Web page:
It can feel like too much. Fake news, real news, natural disasters, mass shootings, racism, sexism, voter suppression—and let’s not forget bee colony collapse disorder.
Troubling as they are, even these big threats sometimes feel like just the tip of the iceberg. Especially when we hear assertions like, “Americans are less socially and politically engaged now than 30 years ago,” it’s easy to conclude that consumerism has become our unquestioned king, to lament that our humanity has gone up in smoke, and to yell into the wind, “For crying out loud, what is civic engagement now, anyway?!”
Friend, we feel you. But at ioby, we also have the privilege of working every day with residents all across the country who look at challenges and see opportunities. These people are aware of the problems—large and small—in our neighborhoods, schools, parks, roads, downtowns, and town halls, but they also know that they can help create solutions, right where they live. These people are walking out their front doors, linking arms with their neighbors, and saying, “Let’s do this.”
[Cleveland’s Design as Protest convening, crowdfunded through ioby.]
If you’re asking yourself: What is civic engagement when some problems seem so big? What difference can I really make in the grand scheme? Then we invite you to read about three ioby projects that we think provide some answers.
But first, maybe an on-paper definition of this wonky phrase would be helpful. “What is civic engagement?” according to Civic Responsibility and Higher Education, edited by Thomas Ehrlich:
“Civic engagement means working to make a difference in the civic life of our communities and developing the combination of knowledge, skills, values and motivation to make that difference. It means promoting the quality of life in a community, through both political and non-political processes.”
Civic engagement type #1: Voting
If you cast a ballot at every opportunity, you can check this civic engagement box—congrats! But if you also feel distressed about low voter turnout or unpreparedness at the polls, you can amp up collective voting power where you live by helping others get on board.
The student-run ioby campaign Vote at 17 raised almost $1,100 to educate young people in Brooklyn about Automatic Voter Registration and the many ways people can get involved in the political process even before they’re of voting age—like organizing rallies in the state capital.
Civic engagement type #2: Protesting
Taking to the streets is a time-honored way to show elected officials, the press, and the rest of the general public what you think about an issue. But besides marches and sit-ins, there are other forms of protest that appeal to different people, can take place in different places and times, and can make use of different talents.
Clevelander Michelle Crawford’s ioby campaign Design as Protest raised $324 to convene artists, activists, designers, and other neighbors to pursue a “design intervention” that would address issues of injustice throughout the city’s built environment. According to Michelle, “This is an action, using the language of design, to protest a new administration that actively opposes civil liberties and seeks to perpetuate injustice in our world.”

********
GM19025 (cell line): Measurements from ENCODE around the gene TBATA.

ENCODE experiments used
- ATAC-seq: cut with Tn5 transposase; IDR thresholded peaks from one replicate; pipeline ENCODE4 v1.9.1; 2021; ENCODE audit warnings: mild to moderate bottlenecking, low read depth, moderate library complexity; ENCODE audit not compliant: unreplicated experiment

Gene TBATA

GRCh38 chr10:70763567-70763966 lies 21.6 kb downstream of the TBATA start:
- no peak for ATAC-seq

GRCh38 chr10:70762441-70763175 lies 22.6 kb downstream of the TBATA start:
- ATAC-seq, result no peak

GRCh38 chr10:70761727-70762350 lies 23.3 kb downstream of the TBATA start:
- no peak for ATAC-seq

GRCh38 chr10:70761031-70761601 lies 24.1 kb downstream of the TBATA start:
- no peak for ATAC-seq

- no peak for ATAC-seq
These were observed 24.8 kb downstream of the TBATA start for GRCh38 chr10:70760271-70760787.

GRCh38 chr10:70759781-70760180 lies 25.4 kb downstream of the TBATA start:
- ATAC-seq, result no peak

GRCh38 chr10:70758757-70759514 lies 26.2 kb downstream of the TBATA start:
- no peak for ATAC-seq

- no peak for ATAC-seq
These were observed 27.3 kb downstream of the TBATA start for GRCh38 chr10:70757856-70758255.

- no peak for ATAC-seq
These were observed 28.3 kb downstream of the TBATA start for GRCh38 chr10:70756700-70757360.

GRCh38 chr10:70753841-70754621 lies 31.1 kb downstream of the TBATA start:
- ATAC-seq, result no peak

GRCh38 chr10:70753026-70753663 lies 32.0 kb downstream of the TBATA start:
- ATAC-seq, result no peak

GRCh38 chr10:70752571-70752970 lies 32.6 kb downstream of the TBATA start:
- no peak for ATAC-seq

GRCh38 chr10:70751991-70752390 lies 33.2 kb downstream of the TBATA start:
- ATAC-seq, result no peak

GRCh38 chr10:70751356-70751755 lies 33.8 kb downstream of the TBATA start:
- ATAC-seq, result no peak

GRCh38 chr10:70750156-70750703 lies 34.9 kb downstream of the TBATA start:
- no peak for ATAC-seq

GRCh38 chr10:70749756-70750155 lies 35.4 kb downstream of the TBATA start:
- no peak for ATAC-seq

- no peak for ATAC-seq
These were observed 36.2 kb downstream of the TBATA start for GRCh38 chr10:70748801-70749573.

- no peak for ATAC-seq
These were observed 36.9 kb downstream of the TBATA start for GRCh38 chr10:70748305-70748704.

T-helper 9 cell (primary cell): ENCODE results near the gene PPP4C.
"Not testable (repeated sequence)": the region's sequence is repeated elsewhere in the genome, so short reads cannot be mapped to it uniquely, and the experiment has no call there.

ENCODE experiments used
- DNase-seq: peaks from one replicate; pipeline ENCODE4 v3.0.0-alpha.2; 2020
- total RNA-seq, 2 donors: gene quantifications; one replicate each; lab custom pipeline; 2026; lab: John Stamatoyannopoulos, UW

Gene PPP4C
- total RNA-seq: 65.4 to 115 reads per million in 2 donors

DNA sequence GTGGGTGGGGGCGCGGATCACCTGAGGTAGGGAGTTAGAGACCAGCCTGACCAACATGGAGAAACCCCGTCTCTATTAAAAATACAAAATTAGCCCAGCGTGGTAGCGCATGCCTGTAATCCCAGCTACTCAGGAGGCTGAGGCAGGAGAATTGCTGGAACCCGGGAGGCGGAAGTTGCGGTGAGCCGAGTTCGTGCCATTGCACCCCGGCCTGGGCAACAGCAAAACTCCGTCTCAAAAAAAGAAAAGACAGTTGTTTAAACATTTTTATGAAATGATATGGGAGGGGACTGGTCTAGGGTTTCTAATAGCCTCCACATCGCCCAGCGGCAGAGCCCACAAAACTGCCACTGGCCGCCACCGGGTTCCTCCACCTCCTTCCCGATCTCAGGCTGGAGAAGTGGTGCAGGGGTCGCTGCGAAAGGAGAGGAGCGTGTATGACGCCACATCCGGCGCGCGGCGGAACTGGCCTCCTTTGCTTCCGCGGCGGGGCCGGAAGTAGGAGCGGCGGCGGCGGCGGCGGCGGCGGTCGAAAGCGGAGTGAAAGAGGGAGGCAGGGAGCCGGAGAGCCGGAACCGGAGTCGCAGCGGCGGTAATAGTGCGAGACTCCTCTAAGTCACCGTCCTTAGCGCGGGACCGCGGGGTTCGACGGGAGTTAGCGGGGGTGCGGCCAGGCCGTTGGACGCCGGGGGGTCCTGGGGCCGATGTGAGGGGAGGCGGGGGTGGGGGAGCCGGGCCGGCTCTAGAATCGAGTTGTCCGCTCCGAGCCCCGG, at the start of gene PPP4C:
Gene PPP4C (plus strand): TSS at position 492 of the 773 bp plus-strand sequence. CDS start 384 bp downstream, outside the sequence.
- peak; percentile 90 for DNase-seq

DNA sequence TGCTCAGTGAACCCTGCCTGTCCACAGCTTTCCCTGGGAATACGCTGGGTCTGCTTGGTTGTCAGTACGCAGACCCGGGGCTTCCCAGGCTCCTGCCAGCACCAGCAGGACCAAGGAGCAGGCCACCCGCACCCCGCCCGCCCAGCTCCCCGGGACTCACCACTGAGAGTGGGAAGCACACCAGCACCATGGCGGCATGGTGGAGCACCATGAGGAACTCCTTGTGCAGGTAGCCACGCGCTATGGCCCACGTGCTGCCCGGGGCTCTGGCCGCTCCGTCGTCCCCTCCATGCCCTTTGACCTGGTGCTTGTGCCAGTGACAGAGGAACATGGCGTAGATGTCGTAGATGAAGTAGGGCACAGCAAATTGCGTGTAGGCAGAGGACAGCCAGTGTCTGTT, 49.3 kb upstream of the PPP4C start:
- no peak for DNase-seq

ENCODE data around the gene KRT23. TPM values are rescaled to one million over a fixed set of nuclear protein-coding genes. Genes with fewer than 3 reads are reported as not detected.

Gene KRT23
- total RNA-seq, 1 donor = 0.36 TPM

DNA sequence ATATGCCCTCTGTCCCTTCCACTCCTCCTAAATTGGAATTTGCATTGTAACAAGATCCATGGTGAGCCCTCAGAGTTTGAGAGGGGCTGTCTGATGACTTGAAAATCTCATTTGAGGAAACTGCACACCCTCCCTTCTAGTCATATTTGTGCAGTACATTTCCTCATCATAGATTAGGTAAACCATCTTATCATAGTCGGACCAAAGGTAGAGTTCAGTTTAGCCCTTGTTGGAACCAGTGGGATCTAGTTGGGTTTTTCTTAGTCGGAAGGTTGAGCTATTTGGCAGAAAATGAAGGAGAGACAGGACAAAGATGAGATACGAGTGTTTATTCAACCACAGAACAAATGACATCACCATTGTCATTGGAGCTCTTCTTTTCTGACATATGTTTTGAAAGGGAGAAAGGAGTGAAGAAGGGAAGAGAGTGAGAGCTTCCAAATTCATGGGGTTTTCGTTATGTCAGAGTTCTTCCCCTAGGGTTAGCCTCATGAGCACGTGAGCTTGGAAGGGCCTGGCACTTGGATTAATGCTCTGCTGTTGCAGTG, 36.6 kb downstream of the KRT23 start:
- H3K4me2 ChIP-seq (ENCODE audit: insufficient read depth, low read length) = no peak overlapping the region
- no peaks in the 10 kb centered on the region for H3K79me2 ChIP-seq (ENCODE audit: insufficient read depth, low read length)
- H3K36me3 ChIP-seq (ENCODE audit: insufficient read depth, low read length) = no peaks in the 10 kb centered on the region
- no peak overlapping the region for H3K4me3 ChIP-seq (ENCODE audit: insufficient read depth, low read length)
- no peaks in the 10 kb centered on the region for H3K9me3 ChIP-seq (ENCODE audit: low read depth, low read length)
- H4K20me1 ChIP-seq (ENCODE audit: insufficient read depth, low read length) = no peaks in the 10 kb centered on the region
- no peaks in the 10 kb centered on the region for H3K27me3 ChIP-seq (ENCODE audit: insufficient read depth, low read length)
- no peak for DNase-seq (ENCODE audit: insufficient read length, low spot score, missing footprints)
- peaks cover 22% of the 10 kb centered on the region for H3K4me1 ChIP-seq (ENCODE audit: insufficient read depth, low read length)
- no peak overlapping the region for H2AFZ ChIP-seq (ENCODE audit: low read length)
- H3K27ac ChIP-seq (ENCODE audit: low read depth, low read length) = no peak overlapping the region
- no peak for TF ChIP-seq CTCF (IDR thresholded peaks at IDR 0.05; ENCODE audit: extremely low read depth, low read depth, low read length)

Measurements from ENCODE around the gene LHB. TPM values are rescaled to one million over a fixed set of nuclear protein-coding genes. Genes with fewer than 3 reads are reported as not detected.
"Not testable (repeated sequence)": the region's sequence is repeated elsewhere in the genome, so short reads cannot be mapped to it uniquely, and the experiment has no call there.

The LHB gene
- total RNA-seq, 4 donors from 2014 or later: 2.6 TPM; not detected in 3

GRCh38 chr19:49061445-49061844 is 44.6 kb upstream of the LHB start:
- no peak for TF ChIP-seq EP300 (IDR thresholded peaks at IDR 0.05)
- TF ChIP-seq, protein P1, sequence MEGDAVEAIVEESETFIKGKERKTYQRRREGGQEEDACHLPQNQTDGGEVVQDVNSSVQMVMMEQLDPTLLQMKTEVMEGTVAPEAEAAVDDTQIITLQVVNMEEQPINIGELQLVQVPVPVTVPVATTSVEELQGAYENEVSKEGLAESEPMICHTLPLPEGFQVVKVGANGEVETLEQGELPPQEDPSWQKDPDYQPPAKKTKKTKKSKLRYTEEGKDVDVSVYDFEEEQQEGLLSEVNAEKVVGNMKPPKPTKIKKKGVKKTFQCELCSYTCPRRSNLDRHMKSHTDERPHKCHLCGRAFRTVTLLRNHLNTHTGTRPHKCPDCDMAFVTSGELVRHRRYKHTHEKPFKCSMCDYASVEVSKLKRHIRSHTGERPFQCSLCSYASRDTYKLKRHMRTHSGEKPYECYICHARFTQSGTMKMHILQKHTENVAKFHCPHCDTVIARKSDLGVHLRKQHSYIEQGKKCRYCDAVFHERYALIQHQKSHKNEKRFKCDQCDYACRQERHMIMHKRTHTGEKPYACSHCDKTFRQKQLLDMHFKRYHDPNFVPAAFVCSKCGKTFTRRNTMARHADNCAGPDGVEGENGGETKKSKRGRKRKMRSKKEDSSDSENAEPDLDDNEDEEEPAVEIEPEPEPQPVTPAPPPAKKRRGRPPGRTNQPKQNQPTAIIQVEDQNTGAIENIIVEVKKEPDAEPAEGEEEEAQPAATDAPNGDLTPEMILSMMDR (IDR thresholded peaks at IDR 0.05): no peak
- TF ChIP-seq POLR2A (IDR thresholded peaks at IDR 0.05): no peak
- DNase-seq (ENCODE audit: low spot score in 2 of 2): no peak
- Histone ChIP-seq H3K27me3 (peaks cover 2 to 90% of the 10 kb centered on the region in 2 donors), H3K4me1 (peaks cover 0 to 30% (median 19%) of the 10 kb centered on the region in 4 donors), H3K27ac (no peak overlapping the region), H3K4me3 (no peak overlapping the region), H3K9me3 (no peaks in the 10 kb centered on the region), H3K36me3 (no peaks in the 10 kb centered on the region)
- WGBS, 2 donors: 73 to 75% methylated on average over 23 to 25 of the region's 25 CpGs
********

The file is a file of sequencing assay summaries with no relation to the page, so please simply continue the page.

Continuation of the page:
Case study #3: Call your representatives
Former congressional staffer Emily Ellsworth makes the case that calling your reps is more effective than emailing them, writing them paper letters, or contacting them on social media. If your representative’s staffers know your phone number by heart, we pat you on the back. But you don’t have to make those calls alone, and you don’t have to make them just to elected officials in order to spur positive change.
Michalyn Easter formed the nonprofit Our Grass Our Roots and raised over $1,700 on ioby for her campaign Friends of Chelsea Greenline Advocacy Group, which helped to give North Memphians an official voice in the development of a new neighborhood greenway. On a roll, Michelle then started a 311 phone banking group that meets monthly to make service requests to the city. They submit all their requests using one account so they can easily track their success rate—which hovers around 100%. In addition to being effective, Michelle says the group’s convenings are a lovely way to build community with her neighbors.
Of course, these projects also represent just the tip of the iceberg—but in this case, it’s the start of realistic, proactive, high-impact responses to bad news days! Thankfully, there are just as many creative solutions out there as there are wicked problems. We hope reading about a few of them has put a spring in your step and motivated you to take your civic engagement to the next level where you live.
If you already know what you want to do with your neighbors to make your community better, tell us your idea! We can help you make it happen.
Want more answers to the question, “What is civic engagement in troubling times?”
– Bowling Alone: The Collapse and Revival of American Community by Robert D. Putnam draws on nearly half a million interviews with Americans to understand how changes in our working lives, family structures, interactions with technology, and other factors have contributed to declining civic engagement—and what we can do to regain our collective strength.
– The Next City article When We’re All Urban Planners positions crowdfunding with ioby as a model for boosting citizen engagement—particularly in low-income neighborhoods—by helping residents build “reusable” networks among themselves and attracting the attention of city officials and developers.
– Good primers for any season, our blog post “More than crowdfunding—civic power!” and our Memphis Impact Report illustrate the layers of civic engagement that are built up and strengthened over the course of a community crowdfunding life cycle.